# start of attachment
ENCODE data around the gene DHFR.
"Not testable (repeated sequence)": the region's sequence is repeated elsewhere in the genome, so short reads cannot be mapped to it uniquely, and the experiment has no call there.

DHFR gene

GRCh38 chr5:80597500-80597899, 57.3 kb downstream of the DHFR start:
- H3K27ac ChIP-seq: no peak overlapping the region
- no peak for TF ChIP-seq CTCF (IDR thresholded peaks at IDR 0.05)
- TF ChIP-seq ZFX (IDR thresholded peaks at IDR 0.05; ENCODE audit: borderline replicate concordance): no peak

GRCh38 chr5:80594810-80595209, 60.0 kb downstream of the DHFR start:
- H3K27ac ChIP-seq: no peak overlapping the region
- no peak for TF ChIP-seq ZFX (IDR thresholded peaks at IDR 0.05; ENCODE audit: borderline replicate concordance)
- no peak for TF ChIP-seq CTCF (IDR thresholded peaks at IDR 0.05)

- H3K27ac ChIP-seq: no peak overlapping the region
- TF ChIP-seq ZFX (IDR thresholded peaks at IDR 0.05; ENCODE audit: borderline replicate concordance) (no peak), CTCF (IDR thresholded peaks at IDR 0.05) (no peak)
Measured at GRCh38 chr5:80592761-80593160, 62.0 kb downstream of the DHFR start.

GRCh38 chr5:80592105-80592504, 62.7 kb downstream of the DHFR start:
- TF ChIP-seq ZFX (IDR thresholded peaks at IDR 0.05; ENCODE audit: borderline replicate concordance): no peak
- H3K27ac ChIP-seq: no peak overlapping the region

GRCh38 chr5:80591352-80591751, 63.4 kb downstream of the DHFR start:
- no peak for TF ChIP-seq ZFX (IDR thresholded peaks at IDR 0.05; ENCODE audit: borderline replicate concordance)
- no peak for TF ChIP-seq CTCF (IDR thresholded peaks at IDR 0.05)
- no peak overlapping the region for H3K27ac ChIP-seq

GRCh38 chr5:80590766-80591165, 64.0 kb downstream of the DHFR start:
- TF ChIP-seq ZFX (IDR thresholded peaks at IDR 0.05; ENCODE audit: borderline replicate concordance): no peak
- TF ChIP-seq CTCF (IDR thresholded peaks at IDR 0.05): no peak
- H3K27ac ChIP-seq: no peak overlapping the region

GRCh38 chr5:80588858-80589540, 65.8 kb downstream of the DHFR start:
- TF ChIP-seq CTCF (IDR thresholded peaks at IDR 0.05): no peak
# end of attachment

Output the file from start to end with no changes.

ENCODE data around the gene DHFR.
"Not testable (repeated sequence)": the region's sequence is repeated elsewhere in the genome, so short reads cannot be mapped to it uniquely, and the experiment has no call there.

DHFR gene

GRCh38 chr5:80597500-80597899, 57.3 kb downstream of the DHFR start:
- H3K27ac ChIP-seq: no peak overlapping the region
- no peak for TF ChIP-seq CTCF (IDR thresholded peaks at IDR 0.05)
- TF ChIP-seq ZFX (IDR thresholded peaks at IDR 0.05; ENCODE audit: borderline replicate concordance): no peak

GRCh38 chr5:80594810-80595209, 60.0 kb downstream of the DHFR start:
- H3K27ac ChIP-seq: no peak overlapping the region
- no peak for TF ChIP-seq ZFX (IDR thresholded peaks at IDR 0.05; ENCODE audit: borderline replicate concordance)
- no peak for TF ChIP-seq CTCF (IDR thresholded peaks at IDR 0.05)

- H3K27ac ChIP-seq: no peak overlapping the region
- TF ChIP-seq ZFX (IDR thresholded peaks at IDR 0.05; ENCODE audit: borderline replicate concordance) (no peak), CTCF (IDR thresholded peaks at IDR 0.05) (no peak)
Measured at GRCh38 chr5:80592761-80593160, 62.0 kb downstream of the DHFR start.

GRCh38 chr5:80592105-80592504, 62.7 kb downstream of the DHFR start:
- TF ChIP-seq ZFX (IDR thresholded peaks at IDR 0.05; ENCODE audit: borderline replicate concordance): no peak
- H3K27ac ChIP-seq: no peak overlapping the region

GRCh38 chr5:80591352-80591751, 63.4 kb downstream of the DHFR start:
- no peak for TF ChIP-seq ZFX (IDR thresholded peaks at IDR 0.05; ENCODE audit: borderline replicate concordance)
- no peak for TF ChIP-seq CTCF (IDR thresholded peaks at IDR 0.05)
- no peak overlapping the region for H3K27ac ChIP-seq

GRCh38 chr5:80590766-80591165, 64.0 kb downstream of the DHFR start:
- TF ChIP-seq ZFX (IDR thresholded peaks at IDR 0.05; ENCODE audit: borderline replicate concordance): no peak
- TF ChIP-seq CTCF (IDR thresholded peaks at IDR 0.05): no peak
- H3K27ac ChIP-seq: no peak overlapping the region

GRCh38 chr5:80588858-80589540, 65.8 kb downstream of the DHFR start:
- TF ChIP-seq CTCF (IDR thresholded peaks at IDR 0.05): no peak